At last, at the end of a certain period; after delay. “The duke of Savoy felt that the time had at last arrived.” Motley. -- At the last. [Prob. fr. AS. on lāste behind, following behind, fr. lāst race, track, footstep. See Last mold of the foot.] At the end; in the conclusion. [Obs.] “Gad, a troop shall overcome him; but he shall overcome at the last.” Gen. xlix. 19. -- Last heir, the person to whom lands escheat for lack of an heir. [Eng.] Abbott. -- On one's last legs, at, or near, the end of one's resources; hence, on the verge of failure or ruin, especially in a financial sense. [Colloq.] -- To breathe one's last, to die. -- To the last, to the end; till the conclusion.

      And blunder on in business to the last. Pope.

      Syn. -- At Last, At Length. These phrases both denote that some delayed end or result has been reached. At length implies that a long period was spent in so doing; as, after a voyage of more than three months, we at Length arrived safe. At last commonly implies that something has occurred ( as interruptions, disappointments, etc. ) which leads us to emphasize the idea of having reached the end; as, in spite of every obstacle, we have at last arrived.

    3. Last ( lȧst ), adv. [See Last, a.]
      1. At a time or on an occasion which is the latest of all those spoken of or which have occurred; the last time; as, “I saw him last in New York”.

      2. In conclusion; finally; lastly.

      Pleased with his idol, he commends, admires,

      Adores; and, last, the thing adored desires. Dryden.

      3. At a time next preceding the present time.

      How long is't now since last yourself and I

      Were in a mask ? Shak.

    4. Last, v. i. [imp. & p. p. Lasted; p. pr. & vb. n. Lasting.] [OE. lasten, As. læstan to perform, execute, follow, last, continue, fr. lāst, lǣst, trace, footstep, course; akin to G. leisten to perform, Goth. laistjan to follow. See Last mold of the foot.]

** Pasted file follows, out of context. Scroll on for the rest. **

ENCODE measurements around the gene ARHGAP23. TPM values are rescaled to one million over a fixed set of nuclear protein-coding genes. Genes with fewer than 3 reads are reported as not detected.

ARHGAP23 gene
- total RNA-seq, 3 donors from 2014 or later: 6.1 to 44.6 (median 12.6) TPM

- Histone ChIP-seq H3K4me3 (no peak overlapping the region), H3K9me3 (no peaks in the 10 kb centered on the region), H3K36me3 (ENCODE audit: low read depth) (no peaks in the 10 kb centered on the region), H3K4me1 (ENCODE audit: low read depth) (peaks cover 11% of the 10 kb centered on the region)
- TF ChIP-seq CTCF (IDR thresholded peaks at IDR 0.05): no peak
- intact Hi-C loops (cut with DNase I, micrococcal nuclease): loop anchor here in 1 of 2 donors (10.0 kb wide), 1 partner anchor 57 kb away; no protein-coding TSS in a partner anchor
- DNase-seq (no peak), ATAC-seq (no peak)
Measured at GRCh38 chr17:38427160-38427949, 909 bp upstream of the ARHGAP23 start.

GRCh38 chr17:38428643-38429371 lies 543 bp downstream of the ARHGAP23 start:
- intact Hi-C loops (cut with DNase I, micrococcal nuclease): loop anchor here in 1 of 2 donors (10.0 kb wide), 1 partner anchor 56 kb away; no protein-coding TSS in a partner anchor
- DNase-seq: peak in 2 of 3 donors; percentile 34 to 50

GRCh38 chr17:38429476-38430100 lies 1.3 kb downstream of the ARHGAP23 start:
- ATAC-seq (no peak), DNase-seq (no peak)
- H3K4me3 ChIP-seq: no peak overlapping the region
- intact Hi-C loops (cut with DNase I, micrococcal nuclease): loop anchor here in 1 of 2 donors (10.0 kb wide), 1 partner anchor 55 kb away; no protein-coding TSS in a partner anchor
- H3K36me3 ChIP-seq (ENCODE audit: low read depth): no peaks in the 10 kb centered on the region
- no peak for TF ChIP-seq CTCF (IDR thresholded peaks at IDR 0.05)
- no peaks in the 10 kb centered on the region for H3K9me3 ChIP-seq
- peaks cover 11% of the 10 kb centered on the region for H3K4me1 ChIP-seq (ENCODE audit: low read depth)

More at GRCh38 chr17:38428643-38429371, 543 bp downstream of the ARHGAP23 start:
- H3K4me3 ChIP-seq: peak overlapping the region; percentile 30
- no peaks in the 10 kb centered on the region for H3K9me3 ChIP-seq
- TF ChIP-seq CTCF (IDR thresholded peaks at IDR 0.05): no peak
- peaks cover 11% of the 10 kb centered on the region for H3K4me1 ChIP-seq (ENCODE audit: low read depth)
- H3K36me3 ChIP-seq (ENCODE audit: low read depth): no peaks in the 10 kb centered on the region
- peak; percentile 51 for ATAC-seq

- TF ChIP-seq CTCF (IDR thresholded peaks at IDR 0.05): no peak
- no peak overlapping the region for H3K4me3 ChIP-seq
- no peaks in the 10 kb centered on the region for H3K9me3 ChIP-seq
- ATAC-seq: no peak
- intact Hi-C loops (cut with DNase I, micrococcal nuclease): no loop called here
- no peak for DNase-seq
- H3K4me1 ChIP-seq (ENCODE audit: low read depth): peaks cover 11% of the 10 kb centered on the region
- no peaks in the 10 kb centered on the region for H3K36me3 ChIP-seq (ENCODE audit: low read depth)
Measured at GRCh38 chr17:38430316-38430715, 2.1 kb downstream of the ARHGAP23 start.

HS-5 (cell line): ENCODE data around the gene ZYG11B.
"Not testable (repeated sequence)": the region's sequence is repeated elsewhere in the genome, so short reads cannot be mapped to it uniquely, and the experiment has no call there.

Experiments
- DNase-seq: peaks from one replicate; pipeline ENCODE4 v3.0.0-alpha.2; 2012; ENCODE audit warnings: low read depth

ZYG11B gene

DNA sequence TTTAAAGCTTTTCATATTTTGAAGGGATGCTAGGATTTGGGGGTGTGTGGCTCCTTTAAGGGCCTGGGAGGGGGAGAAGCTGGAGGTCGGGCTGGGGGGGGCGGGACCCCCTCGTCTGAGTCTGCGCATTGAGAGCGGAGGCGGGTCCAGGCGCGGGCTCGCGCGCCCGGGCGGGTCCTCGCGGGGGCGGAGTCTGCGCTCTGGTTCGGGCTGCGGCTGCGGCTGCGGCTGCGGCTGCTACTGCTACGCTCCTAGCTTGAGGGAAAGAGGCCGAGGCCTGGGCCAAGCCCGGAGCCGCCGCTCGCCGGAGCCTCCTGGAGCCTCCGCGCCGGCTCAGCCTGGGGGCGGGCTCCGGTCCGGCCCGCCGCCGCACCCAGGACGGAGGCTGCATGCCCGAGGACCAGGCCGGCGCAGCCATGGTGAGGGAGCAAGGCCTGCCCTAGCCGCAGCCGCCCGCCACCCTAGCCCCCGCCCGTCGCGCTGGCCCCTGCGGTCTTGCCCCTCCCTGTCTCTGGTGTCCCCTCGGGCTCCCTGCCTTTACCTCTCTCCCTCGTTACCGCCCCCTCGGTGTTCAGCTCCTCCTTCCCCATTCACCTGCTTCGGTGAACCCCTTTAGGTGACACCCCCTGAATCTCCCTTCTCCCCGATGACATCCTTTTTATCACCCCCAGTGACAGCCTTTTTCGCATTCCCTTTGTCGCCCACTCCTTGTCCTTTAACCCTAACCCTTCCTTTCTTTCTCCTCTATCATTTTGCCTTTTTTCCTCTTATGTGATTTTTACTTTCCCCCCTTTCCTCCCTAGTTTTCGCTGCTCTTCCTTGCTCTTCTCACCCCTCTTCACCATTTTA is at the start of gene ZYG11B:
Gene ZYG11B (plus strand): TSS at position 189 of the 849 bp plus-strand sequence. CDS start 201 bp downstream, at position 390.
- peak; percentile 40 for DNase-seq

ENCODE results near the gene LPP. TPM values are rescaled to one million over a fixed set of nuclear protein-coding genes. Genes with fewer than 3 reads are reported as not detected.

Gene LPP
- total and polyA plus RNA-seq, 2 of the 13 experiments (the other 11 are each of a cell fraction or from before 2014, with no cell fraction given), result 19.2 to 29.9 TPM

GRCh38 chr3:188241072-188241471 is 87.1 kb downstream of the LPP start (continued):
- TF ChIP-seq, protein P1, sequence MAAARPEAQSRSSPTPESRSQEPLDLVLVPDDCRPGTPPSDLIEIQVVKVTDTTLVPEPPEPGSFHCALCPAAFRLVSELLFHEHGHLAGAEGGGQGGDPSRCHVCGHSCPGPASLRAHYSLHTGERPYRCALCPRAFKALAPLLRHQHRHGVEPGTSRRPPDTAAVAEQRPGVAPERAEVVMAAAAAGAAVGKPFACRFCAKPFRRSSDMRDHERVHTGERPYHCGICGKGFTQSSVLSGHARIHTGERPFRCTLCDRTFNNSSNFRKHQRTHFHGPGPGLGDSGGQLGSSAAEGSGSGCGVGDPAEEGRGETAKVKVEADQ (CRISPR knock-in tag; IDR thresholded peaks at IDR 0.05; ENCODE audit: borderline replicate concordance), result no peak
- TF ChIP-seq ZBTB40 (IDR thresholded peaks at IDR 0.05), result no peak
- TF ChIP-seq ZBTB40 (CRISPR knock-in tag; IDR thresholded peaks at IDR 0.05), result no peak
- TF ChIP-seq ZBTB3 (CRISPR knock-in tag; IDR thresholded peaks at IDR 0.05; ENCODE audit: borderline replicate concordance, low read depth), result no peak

1. To continue in time; to endure; to remain in existence.

      [I] proffered me to be slave in all that she me would ordain while my life lasted. Testament of Love.

      2. To endure use, or continue in existence, without impairment or exhaustion; as, “this cloth lasts better than that; the fuel will last through the winter.”

    5. Last, n. [AS. lāst trace, track, footstep; akin to D. leest a last, G. leisten, Sw. läst, Dan. læst, Icel. leistr the foot below the ankle, Goth. laists track, way; from a root signifying, to go. Cf. Last, v. i., Learn, Delirium.] A wooden block shaped like the human foot, on which boots and shoes are formed.

      The cobbler is not to go beyond his last. L'Estrange.

      Darning last, a smooth, hard body, often egg-shaped, put into a stocking to preserve its shape in darning.

    6. Last, v. t. To shape with a last; to fasten or fit to a last; to place smoothly on a last; as, “to last a boot”.

    7. Last, n. [As. hlæst, fr. hladan to lade; akin to OHG. hlast, G., D., Dan., & Sw. last: cf. F. laste, last, a last, of German or Dutch origin. See Lade.]
      1. A load; a heavy burden; hence, a certain weight or measure, generally estimated at 4,000 lbs., but varying for different articles and in different countries. In England, a last of codfish, white herrings, meal, or ashes, is twelve barrels; a last of corn, ten quarters, or eighty bushels, in some parts of England, twenty-one quarters; of gunpowder, twenty-four barrels, each containing 100 lbs; of red herrings, twenty cades, or 20,000; of hides, twelve dozen; of leather, twenty dickers; of pitch and tar, fourteen barrels; of wool, twelve sacks; of flax or feathers, 1,700 lbs.

      2. The burden of a ship; a cargo.